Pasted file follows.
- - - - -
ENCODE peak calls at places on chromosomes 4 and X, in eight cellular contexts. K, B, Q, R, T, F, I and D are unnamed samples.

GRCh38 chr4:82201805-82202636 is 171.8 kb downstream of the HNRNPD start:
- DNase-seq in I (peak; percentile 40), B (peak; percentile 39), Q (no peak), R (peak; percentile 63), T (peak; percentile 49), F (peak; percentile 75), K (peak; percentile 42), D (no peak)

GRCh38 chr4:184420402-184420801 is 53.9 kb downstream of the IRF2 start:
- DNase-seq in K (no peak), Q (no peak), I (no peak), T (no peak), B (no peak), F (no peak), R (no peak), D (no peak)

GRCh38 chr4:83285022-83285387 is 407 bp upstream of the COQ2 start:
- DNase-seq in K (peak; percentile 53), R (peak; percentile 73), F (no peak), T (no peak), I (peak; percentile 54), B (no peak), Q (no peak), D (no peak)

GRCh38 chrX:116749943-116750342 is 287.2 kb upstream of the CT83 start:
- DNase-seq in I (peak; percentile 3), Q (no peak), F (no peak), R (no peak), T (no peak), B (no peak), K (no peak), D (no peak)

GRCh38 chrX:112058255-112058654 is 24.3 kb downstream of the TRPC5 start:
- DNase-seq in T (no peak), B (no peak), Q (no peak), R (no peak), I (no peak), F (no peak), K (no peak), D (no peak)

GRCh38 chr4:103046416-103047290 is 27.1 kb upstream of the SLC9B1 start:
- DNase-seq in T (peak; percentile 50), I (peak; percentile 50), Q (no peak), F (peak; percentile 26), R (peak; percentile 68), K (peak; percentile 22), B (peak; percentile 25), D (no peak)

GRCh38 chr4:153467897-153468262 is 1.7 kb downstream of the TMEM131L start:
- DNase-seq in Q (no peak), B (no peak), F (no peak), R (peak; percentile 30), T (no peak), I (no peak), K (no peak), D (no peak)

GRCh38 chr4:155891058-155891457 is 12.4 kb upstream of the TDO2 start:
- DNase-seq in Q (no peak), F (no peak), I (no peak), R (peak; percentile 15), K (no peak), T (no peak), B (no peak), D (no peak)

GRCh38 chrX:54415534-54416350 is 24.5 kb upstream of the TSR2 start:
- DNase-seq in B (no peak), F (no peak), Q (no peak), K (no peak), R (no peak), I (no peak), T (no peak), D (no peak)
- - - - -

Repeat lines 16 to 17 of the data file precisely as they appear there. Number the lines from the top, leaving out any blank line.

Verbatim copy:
GRCh38 chr4:155891058-155891457 is 12.4 kb upstream of the TDO2 start:
- DNase-seq in Q (no peak), F (no peak), I (no peak), R (peak; percentile 15), K (no peak), T (no peak), B (no peak), D (no peak)